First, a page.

Friday, April 6, 2018

Being Securely Prepared

Security is something that is usually thought of after the fact. We get lulled into the idea that if something worked fine the day before then it should be fine tomorrow. So we never take the time to take the steps to deal with the unexpected of tomorrow.

We are in the age of a new kind of cyber crime. In the past, hackers made computer viruses for the sake of it. But now they do so for profit. There are viruses (ransomware) that will encrypt your whole hard drive and then ask for a bitcoin payment in order for you to get your precious photos back. Sensitive information is becoming more and more valuable and is stolen and used for identity theft. Although we shouldn't be paranoid, there are small steps we can take in order to be a bit safer. Here are two of the programs that I use.

Protect your data on your personal computer. I'd recommend VeraCrypt. VeraCrypt is an open source file and drive encryption tool. It works across platforms on Windows, OSX and Linux. You can either encrypt an entire drive or you can create a encrypted container of whatever size you want. You use VeraCrypt to encrypt and decrypt the container. Thus, anything you put into the container will be encrypted. It would make sense to store your sensitive documents in a password encrypted container. I'm sure you'd feel a lot better if you had encrypted your data on your laptop that was stolen or your lost thumb drive. What's also cool is that VeraCrypt offers plausible deniability. This means that noone can prove that there is even an encrypted volume there. All it looks like is random data.

Use a password manager. We live in the age of the internet so you probably have logins for many different sites. Its difficult keeping track of all the different logins and passwords so many people resuse passwords or only make slight changes from site to site. At the very least, the passwords are short and insecure. That's where a password manager comes in. You can login just once with a master password and that will open up access to all the logins to websites. This means that you only need to memorize one secure password. It means you can easily generate long 30 character  random passwords that look like this: WVI&BVCOUATO3p%&Fes*&L^70Lyj2#. This makes it unguessable and if hackers manage to steal passwords for one site, they wouldn't be able to guess your password pattern on another site.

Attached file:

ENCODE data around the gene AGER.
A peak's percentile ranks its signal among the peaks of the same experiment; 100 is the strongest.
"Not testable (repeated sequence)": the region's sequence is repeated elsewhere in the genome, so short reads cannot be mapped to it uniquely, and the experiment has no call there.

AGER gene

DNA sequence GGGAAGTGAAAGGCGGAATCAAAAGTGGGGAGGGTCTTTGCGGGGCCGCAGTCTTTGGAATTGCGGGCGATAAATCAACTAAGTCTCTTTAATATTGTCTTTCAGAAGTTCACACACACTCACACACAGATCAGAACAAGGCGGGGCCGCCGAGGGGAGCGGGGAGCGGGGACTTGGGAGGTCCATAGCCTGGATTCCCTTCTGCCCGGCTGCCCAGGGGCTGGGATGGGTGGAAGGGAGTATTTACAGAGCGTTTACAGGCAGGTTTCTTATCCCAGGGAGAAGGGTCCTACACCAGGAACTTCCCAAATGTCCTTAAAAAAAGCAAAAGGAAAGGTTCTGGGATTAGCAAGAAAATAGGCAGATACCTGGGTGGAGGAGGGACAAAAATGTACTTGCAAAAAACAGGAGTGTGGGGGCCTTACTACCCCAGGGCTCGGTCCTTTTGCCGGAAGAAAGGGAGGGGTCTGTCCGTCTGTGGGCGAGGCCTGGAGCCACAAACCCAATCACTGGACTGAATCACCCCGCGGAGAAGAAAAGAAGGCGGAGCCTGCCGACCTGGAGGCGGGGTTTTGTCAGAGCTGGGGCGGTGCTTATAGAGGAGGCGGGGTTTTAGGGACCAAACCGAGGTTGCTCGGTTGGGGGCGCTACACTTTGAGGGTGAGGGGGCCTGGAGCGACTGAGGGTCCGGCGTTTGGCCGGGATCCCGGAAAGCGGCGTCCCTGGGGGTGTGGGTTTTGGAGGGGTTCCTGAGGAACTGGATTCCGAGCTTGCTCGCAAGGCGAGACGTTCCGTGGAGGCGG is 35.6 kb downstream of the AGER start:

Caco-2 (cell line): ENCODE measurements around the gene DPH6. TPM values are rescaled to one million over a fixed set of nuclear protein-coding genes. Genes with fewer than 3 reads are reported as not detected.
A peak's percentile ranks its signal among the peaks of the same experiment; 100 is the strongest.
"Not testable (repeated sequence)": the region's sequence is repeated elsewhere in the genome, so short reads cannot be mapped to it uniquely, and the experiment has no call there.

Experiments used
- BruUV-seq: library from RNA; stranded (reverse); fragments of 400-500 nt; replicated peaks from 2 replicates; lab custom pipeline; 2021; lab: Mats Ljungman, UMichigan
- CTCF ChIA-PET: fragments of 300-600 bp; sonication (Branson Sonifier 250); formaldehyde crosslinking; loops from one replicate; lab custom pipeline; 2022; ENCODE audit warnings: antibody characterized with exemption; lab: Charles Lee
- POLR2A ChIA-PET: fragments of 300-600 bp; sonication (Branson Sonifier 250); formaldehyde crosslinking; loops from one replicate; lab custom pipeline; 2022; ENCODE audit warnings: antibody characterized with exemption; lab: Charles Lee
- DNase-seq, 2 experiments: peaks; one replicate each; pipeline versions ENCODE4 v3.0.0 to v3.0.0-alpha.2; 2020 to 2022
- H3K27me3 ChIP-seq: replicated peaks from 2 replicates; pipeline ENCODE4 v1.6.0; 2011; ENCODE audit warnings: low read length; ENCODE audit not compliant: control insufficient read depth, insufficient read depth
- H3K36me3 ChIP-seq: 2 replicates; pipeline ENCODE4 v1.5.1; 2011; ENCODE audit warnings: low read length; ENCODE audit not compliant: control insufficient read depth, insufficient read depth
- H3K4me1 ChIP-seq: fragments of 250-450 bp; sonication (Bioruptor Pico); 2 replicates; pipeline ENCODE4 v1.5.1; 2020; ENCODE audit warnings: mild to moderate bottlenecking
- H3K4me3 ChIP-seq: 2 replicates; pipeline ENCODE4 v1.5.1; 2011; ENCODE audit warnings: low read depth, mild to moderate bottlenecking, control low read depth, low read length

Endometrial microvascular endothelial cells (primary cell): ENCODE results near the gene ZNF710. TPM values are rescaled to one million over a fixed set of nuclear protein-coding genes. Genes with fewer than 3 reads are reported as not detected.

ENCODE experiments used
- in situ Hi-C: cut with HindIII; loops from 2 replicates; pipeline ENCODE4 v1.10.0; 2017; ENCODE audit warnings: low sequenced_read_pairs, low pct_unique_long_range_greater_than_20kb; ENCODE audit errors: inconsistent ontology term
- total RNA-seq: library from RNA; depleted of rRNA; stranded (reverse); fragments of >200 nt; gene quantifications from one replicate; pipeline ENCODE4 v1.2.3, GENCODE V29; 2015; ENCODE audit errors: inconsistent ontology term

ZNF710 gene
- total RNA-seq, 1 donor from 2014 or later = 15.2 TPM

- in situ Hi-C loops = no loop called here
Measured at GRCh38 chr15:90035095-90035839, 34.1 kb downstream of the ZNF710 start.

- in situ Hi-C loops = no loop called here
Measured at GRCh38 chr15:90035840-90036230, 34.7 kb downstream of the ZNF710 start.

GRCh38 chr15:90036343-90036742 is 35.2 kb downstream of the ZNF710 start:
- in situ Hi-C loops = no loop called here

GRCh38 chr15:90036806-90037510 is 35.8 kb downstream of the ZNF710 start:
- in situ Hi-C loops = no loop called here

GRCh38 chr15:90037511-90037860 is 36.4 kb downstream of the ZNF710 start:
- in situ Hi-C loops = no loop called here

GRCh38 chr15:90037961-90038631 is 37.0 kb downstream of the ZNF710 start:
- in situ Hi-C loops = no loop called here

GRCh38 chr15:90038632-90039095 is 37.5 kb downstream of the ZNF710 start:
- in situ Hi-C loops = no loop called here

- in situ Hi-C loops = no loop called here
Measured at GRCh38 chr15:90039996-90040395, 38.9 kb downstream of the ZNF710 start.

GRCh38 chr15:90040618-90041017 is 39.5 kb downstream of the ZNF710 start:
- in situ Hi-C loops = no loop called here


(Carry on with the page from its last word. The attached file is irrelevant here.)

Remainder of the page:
I personally love LastPass.  It comes as browser plugin and can auto fill passwords for many sites. It stores passwords securely in the cloud so that you can access the same passwords on different devices. Although its proprietary, there is a lot of security research around how they have implemented the solution. LastPass does not have access to your master password or your unencrypted stored passwords. Everything is encrypted end to end.

LastPass also has some cool features like being able to share passwords with other LastPass users (useful for family or teams at work), two factor authentication, and even an ability to only share passwords with family members if you die!

The last product I'll recommend today is DropBox. It's likely you've heard of DropBox. It can't be stressed enough how important an offsite backup of your data is. First of all, its important to have any backup of your data because storage drives die (or get stolen) all the time. Backing up to another harddrive is much better so that you can recover your data, but it won't prevent you from disasters such as a fire (or maybe both your drives die or get stolen). That's why its important to have offsite backups such as DropBox. So make sure to backup important documents using something like DropBox. To make this even nicer, you can use VeraCrypt to create an encrypted partition in DropBox so that your data is encrypted in the cloud! How cool is that?

Fyi I'm not paid anything to endorse these products. I'm currently not paid to do anything these days ;) These are just some security related products that I use and I'd like to pass on the info. At the very least, take a moment to think about a few disaster scenarios and a few steps on how to make that better. Just like practicing a fire drill, its important to practice thinking through and preparing for security incidents.